Housing Complex

The Bad Precedent of Bike-Lane NIMBYism

The Metropolitan African Methodist Episcopal Church, the parking garage next door, and the space where the cycletrack would have gone.

The Metropolitan African Methodist Episcopal Church, the parking garage next door, and the street where the cycletrack would have gone.

The next big thing in D.C. bike lanes just got a little bit smaller. Amid opposition from a local church, which didn't want to lose its curbside parking spaces, the planned M Street cycletrack will lose a block of its protected bike lane, as first reported today by Martin Di Caro.

The plan had been for the cycletrack to be separated from auto traffic by bollards between 14th and 28th streets NW, as on the companion L Street cycletrack. (L Street runs eastbound, M Street westbound.) Now, District Department of Transportation spokesman Reggie Sanders says he believes the bike traffic will simply merge with car traffic for the block of M Street between 15th and 16th streets.

"We’re trying to achieve a win-win between the biking community and the people who attend the church there," says Sanders, referring to the Metropolitan African Methodist Episcopal Church. "The church has been around of a long time. There are a lot of people who are elderly, who, you know, it helps them to park in front of the church."

"I think we’re talking about more than holding onto parking spaces," says Rev. Ronald Braxton of his church's opposition to the cycletrack. "We also talked about the flow of traffic, the speed of traffic. We talked about pedestrian safety, reducing the lanes of travel. We talked about the narrowness of the street itself."

The elimination of the protected bike lane on that block is problematic for two reasons. First, undermines the purpose of the cycletrack. DDOT has found in surveys that many people who don't bike avoid it because they don't feel safe. Protected bike lanes reduce the chance of a collision with a car—and, just as important, reduce the perception of danger. The more people bike, the more aware drivers will be, and the safer biking becomes for everyone. Lots of people use the L Street cycletrack to get to work downtown from Dupont or Adams Morgan or Woodley Park. But in the absence of the M Street cycletrack, they lack a protected bike lane to take them home. Cutting out a piece of the protected lane effectively eliminates it for people who don't feel safe biking on busy downtown roads without a physical separation from cars.

We're also only talking about a small number of curbside parking spaces across the street from the church. According to Braxton, the church already pays $60,000 a year to park in two nearby garages. Surely, the loss of a handful of street parking spaces wouldn't get in the way of Sunday mass—particularly when there's a parking garage right next door to the church.

But more than the practical drawbacks of the loss of the stretch of cycletrack, it sets a terrible precedent. If every business owner who fears an inconvenience to his customers, and every homeowner who worries her guests will have a hard time parking, gets to veto a stretch of cycletrack in favor of preserving curbside parking, the city won't get a very effective network of cycletracks. And with bike commuting on the rise, that means a more inconvenient and dangerous ride for hundreds or thousands of people.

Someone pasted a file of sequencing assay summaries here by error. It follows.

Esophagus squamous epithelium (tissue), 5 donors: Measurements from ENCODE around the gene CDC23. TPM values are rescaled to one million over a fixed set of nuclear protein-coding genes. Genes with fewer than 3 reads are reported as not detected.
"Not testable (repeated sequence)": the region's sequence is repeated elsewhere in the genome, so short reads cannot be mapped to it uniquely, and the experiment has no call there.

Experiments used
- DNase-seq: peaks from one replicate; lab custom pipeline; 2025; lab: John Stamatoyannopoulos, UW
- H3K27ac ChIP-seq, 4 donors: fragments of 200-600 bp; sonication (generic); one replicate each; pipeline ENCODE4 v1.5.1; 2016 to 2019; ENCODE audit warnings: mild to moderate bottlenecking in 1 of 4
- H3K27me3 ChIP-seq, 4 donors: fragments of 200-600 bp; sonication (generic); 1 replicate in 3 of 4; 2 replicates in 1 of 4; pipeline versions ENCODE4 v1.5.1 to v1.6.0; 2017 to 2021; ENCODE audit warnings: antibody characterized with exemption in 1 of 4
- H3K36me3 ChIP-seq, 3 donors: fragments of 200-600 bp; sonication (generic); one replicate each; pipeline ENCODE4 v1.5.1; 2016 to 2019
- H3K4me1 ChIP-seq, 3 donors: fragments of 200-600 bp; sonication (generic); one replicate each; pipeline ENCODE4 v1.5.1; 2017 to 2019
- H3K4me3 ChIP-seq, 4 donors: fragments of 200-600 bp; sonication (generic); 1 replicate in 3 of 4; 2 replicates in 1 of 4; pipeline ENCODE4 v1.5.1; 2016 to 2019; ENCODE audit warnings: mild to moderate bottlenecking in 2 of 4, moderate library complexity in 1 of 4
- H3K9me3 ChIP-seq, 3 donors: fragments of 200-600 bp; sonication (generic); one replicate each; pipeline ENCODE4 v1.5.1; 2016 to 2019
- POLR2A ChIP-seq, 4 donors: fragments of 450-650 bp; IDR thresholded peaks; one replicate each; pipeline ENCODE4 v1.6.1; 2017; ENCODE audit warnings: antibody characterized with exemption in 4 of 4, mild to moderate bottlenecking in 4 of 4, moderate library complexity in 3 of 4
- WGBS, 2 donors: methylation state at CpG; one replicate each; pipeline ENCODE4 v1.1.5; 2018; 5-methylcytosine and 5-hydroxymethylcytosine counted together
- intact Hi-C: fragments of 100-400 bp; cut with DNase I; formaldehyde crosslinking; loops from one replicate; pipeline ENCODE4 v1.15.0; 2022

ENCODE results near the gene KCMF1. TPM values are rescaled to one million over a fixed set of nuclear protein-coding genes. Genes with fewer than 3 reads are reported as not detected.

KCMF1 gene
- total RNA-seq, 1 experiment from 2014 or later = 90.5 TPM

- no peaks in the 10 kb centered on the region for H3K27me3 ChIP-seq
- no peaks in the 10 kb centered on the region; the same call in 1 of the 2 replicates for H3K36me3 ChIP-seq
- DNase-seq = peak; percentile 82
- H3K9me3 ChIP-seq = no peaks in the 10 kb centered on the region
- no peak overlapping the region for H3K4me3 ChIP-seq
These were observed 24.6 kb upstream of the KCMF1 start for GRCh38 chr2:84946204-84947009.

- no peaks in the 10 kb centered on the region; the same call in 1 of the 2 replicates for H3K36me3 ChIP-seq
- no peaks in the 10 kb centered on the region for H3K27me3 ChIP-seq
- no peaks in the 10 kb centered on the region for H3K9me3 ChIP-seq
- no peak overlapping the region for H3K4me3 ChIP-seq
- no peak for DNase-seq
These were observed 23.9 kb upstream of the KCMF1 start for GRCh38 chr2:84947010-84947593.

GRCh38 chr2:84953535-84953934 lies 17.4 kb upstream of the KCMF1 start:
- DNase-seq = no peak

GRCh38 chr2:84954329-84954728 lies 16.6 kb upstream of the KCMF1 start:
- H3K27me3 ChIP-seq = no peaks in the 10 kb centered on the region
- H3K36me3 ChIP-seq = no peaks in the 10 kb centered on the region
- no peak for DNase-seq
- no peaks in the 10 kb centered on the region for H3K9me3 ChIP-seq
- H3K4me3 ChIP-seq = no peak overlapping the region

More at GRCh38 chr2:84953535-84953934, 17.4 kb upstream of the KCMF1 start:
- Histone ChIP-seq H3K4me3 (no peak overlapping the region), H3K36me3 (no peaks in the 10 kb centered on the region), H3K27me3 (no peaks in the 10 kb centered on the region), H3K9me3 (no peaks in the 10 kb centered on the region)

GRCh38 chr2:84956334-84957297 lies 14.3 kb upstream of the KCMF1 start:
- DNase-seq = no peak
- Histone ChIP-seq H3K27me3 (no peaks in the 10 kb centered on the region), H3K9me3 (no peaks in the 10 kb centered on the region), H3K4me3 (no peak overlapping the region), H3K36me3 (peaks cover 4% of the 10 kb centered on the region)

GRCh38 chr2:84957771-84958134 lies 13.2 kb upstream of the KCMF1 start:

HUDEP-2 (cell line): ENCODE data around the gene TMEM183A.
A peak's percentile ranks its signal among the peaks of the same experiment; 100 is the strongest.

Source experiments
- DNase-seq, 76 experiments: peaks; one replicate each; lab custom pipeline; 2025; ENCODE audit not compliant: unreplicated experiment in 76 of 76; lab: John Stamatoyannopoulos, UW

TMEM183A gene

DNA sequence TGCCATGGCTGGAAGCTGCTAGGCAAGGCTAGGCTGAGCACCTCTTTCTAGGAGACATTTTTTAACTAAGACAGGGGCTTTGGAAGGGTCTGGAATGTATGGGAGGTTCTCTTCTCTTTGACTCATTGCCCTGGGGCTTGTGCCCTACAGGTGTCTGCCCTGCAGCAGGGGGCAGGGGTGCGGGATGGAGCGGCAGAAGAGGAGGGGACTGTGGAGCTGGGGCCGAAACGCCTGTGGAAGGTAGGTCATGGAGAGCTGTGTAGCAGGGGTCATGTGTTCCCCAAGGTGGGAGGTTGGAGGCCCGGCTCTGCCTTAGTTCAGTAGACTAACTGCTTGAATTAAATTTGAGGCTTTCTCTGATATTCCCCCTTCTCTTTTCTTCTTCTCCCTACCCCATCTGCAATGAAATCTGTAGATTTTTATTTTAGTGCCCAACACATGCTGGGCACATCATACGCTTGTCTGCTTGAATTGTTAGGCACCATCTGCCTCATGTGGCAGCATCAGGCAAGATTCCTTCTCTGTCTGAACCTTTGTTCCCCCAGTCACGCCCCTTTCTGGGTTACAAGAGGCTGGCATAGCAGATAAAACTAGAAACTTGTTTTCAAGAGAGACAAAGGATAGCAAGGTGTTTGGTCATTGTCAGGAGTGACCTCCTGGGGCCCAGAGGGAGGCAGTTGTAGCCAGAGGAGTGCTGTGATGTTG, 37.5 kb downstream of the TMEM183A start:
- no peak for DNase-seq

"When slaves built our church, they were not thinking about bike lanes," said one churchgoer at a neighborhood meeting on the cycletrack, according to the WashCycle blog. Assuredly so. But neither were the shopowners who set up downtown in the past few decades, or companies that moved to downtown D.C., or the developers who erected the office buildings. That shouldn't mean that each of them gets to nix a stretch of bike lane that they perceive as inconvenient, at the expense of the city's transportation plans.

Clarification: Apparently my line about this being "a small number of curbside parking spaces across the street from the church" has confused some readers. Allow me to clarify: This is a small number of curbside parking spaces across the street from the church. Not on the same side.

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  • DC Guy

    Fail.

  • Eric

    This is absolutely terrible precedent. Aaron, how can we respond? How can a church win a private meeting with DDOT managers without opening it to public appeal?

  • NE John

    Those god-freak bastards don't even pay taxes for OUR roads!

  • glebe

    Maybe the lane can be for bikes only (no moving vehicles) and parking only allowed on Sunday? Traffic should be light on Sundays.

  • tntdc

    Outrageous.

    I live next to the 15th St cycle track and we didn't worry about losing a very few parking spots (although we did express concern for and got left-turn signals for bikers' safety).

    And we live here.

  • not telling

    "we're talking about the narrowness of the street itself'...?!?!?!

    What is the church wanting DDOT to do? Tear down all of the commercial office buildings and put up a parking lot for the exclusive use of the church?? They really are getting a big head now.